News

Pass the Ball: An Exercise in Continuous Improvement

By Angie Okuda, Director, Capability Building

StrivePartnership

November 26, 2019

Participants from Cohort 5 of the ImpactU quality improvement science course walked away in November from Session 2 motivated and enthusiastic about testing and trying new things thanks to a hands-on activity called “Pass the Ball.”

Pass the Ball is all about continuously improving processes. It is a core lesson in the course, which is co-sponsored by StrivePartnership and Cincinnati Children’s Hospital Medical Center. In groups of no fewer than five, participants pass a ball among themselves in the same pattern as quickly as they can.

Sounds simple enough, right? Well, how quickly do you think it can be done? Less than a minute? That’s not bad. But it’s not good as 0.5 seconds.

I can hear you saying, “0.5 seconds? That’s impossible! It takes me 0.3 seconds to blink!” Let’s look at the process.

It is worth noting that this game could be a simulation of any process – from issuing a student reference letter to following an accounts payable process. The “ball” represents the task and the movement represents how the responsibility passes from team member to team member. The only rules for Pass the Ball are:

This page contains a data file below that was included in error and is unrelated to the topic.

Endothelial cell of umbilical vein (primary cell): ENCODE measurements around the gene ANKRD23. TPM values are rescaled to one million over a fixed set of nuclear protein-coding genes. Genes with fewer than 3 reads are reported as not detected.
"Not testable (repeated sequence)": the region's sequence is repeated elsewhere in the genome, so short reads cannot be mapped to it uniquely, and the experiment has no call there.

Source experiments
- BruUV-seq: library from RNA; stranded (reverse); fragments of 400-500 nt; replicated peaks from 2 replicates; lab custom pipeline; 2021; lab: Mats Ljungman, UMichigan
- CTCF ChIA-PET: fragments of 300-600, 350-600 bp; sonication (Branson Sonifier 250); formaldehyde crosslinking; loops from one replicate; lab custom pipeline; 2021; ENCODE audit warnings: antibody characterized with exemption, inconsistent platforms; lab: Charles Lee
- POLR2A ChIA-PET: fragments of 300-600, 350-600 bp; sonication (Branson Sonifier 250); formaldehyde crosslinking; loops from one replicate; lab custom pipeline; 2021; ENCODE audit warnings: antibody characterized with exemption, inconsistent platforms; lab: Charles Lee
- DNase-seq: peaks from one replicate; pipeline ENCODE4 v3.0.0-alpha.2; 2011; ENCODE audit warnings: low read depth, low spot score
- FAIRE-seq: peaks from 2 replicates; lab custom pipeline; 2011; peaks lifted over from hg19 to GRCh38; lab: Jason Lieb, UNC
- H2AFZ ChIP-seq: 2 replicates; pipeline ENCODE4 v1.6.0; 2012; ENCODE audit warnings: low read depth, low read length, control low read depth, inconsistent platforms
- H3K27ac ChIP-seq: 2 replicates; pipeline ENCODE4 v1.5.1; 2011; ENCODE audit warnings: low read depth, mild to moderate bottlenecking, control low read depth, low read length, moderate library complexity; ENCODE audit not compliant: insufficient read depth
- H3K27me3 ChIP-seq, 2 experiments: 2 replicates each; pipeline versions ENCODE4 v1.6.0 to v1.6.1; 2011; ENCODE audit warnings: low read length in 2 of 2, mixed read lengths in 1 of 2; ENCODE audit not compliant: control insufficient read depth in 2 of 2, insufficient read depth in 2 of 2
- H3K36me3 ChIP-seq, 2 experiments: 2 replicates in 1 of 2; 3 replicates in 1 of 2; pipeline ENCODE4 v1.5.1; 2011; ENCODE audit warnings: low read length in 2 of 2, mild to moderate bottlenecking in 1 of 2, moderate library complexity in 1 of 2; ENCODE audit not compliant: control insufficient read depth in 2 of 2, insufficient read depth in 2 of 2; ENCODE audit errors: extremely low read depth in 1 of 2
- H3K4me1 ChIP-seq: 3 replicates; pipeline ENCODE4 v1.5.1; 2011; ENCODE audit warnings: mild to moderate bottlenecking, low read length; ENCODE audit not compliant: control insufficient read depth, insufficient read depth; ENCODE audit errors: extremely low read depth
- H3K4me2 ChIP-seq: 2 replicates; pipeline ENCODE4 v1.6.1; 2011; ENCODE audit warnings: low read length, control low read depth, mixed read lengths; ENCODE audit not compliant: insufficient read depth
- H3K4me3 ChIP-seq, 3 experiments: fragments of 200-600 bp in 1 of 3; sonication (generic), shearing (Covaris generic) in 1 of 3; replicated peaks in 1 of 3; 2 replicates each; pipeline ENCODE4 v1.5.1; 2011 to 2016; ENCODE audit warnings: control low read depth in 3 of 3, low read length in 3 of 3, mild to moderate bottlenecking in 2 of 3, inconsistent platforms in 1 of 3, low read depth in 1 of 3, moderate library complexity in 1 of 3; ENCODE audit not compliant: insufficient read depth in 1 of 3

• Everybody must touch the ball.
  • The ball must follow the same pattern each time.
  • The start point is the end point.

The process of Plan-Do-Check-Act allows participants to try different approaches through trial and error. Multiple methods from the team produced results between 10 and 30 seconds. That is a good effort, but the process can be reduced much further. Sure enough, after a few more tries, they got it down to 0.5 seconds.

Here’s how they did it. One member of the team stood in the middle of the group as the other members stood in a circle round the outside. The member in the middle held the ball in one hand while the members on the outside held out their opposite hands. Touching each member’s hand with the ball, the middle member spun around in a circle.

Phenomenal! And that’s the power of continuous improvement processes.

Related Stories: